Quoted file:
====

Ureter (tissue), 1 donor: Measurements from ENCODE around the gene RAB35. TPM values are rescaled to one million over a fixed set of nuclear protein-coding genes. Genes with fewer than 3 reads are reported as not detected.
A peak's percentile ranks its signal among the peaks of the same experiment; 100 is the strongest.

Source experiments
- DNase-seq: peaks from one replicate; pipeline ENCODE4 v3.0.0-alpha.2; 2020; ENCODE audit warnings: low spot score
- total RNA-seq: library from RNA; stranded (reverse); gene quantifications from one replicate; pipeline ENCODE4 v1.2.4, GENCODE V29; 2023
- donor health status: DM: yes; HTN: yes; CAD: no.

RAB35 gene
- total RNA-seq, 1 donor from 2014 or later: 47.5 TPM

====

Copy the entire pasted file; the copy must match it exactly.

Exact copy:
Ureter (tissue), 1 donor: Measurements from ENCODE around the gene RAB35. TPM values are rescaled to one million over a fixed set of nuclear protein-coding genes. Genes with fewer than 3 reads are reported as not detected.
A peak's percentile ranks its signal among the peaks of the same experiment; 100 is the strongest.

Source experiments
- DNase-seq: peaks from one replicate; pipeline ENCODE4 v3.0.0-alpha.2; 2020; ENCODE audit warnings: low spot score
- total RNA-seq: library from RNA; stranded (reverse); gene quantifications from one replicate; pipeline ENCODE4 v1.2.4, GENCODE V29; 2023
- donor health status: DM: yes; HTN: yes; CAD: no.

RAB35 gene
- total RNA-seq, 1 donor from 2014 or later: 47.5 TPM